She’s bumped up the “Tempo,” brought the “Juice,” and keeps us feeling “Good as Hell” even when the “Truth Hurts.” Now, Lizzo is bringing her luscious brand of self-love where few if any Black women over a size 6 have gone before: to the cover of Vogue’s October issue.
None other than veteran video and film director Hype Williams captures Lizzo—dressed in Valentino, Moschino Couture, Gucci, and LaQuan Smith—for the issue, while erstwhile fan and award-winning writer Claudia Rankine pens the cover story, writing:
Lizzo is the kind of artist who speaks to multitudes because—in an era of fake news and lying politicians and stressed-out white Americans shouting racist words at stressed-out people of color—she was committed to positivity. This despite the trolls going after her for her race, her weight, her sexuality. Anyone who could understand what it was like to be targeted felt spoken to by Lizzo. They were seen by Lizzo and were taking her lead to love themselves a little bit harder.
In Lizzo’s own words, she’s simply “a Black woman making music from a Black experience”—albeit one with a recently announced first-look deal with Amazon Studios (h/t Variety). But if she’s built her brand on reliability, it’s because she says things we’re all feeling, especially in a tumultuous year like this one:
“There are so many levels to the butterfly effect of this pandemic,” she tells Rankine, “not just the sickness but the emotional and mental effects. That is what keeps me up at night. And that’s what stresses me out.”
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Ironically, that’s also where Lizzo comes in. “I want to make music that helps,” she says. “‘Cause that’s the way that I help. I’m not a doctor, I’m not a lawyer, I don’t work in the government. I make music.”
One of her idols-turned-collaborator and friend Missy Elliott describes Lizzo’s music as “empowering, liberating, and fun…with a side order of ratchet sauce...She shows the world what strength and perseverance look like.” Like Missy, Lizzo didn’t fit the prototype of a music star with “crossover appeal,” and says it’s the hip hop pioneer, along with Queen Latifah, who inspired her to dream bigger in an industry that traditionally prefers its icons smaller, as both were “women who looked like me and who were successful in the ways I wanted to be successful,” she says. “I was like, ‘Okay. I can be confident and look this way.’ You know?”
Lizzo may seem a poster child for the body positivity movement, but she casts an equally critical lens on who actually benefits from it, telling Rankine, “I think it’s lazy for me to just say I’m body positive at this point...It’s easy. I would like to be body-normative. I want to normalize my body. And not just be like, ‘Ooh, look at this cool movement. Being fat is body positive.’ No, being fat is normal.”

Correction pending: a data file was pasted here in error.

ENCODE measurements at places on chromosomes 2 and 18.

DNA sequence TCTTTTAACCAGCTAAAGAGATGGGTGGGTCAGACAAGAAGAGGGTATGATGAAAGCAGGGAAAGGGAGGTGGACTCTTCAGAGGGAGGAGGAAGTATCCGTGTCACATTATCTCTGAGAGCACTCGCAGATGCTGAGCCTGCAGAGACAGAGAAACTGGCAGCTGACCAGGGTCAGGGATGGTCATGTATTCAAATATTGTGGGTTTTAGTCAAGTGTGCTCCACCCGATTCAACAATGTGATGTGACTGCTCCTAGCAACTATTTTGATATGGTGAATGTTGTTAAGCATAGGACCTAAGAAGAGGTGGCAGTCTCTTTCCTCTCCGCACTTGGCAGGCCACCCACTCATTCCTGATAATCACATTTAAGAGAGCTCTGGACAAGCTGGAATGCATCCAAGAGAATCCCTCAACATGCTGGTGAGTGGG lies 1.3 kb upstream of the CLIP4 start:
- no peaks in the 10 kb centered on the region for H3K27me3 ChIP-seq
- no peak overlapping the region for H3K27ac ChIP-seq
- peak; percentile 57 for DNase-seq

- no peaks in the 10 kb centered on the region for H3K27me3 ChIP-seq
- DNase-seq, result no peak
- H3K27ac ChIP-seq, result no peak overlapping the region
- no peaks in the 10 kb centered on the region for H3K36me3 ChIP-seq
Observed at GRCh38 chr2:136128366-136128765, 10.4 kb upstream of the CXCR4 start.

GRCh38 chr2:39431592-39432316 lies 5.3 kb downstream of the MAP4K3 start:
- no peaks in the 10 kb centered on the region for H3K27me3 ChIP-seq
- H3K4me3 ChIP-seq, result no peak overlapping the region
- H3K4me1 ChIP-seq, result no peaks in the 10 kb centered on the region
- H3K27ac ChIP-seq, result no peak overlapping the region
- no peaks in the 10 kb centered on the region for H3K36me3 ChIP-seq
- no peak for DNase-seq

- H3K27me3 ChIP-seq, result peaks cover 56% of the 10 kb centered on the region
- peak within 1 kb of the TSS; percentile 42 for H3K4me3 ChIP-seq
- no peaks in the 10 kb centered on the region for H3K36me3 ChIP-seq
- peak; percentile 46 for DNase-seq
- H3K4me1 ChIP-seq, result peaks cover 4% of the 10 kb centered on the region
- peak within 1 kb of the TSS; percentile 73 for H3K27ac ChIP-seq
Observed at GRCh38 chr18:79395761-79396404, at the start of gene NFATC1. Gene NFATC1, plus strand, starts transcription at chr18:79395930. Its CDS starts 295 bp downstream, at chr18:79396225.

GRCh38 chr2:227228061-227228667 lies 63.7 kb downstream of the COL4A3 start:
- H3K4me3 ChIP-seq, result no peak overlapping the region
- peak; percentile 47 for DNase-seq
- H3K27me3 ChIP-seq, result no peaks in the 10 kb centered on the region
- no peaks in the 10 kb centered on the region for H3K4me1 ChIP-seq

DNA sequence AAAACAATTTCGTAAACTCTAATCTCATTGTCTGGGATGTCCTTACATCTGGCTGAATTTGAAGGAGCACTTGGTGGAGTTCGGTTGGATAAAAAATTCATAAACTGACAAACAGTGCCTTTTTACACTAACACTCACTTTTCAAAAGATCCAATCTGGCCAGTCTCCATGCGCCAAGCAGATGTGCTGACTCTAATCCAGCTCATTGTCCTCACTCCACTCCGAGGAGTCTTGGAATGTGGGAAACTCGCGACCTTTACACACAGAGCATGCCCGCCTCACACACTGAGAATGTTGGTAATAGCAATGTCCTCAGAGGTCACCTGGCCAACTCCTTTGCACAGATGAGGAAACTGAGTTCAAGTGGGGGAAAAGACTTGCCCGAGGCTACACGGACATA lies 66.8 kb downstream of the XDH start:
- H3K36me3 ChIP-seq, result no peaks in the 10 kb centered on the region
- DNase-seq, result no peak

I’m glad that this conversation is being included in the mainstream narrative. What I don’t like is how the people that this term was created for are not benefiting from it. Girls with back fat, girls with bellies that hang, girls with thighs that aren’t separated, that overlap. Girls with stretch marks. You know, girls who are in the 18-plus club. They need to be benefiting from...the mainstream effect of body positivity now. But with everything that goes mainstream, it gets changed. It gets—you know, it gets made acceptable.
What’s unacceptable, in Lizzo’s opinion, is the ongoing threat against Black lives in America, particularly at the hands of police. “They don’t actually care,” she says. “And ‘they’—I don’t know who ‘they’ are. But I know that they don’t care, because if shit like this is still happening, there has to be a ‘they.’ They don’t care about somebody’s actual life.”
Does she believe a Biden/Harris ticket is the solution? “Having a Black woman as vice president would be great because I’m just always rooting for Black people,” says Lizzo. “But I want actual change to happen…in the laws. And not just on the outside, you know? Not a temporary fix to a deep-rooted, systemic issue. A lot of times I feel like we get distracted by the veneer of things. If things appear to be better, but they’re not actually better, we lose our sense of protest.”
Ultimately, she believes the balance of power at least somewhat depends on whether we exercise ours this November. “I just want to encourage people to register to vote. That is the most important thing to me,” she says, simultaneously acknowledging the ongoing suppression of Black voters, in particular. Nevertheless, “I think it’s important to remind people of what they can do. My job isn’t to tell you how to vote. But my job is hopefully to inspire you to vote…to activate you, so that you can take your protest to the ballot box.”
Vogue’s October 2020 issue starring Lizzo will available on newsstands nationwide on October 6th.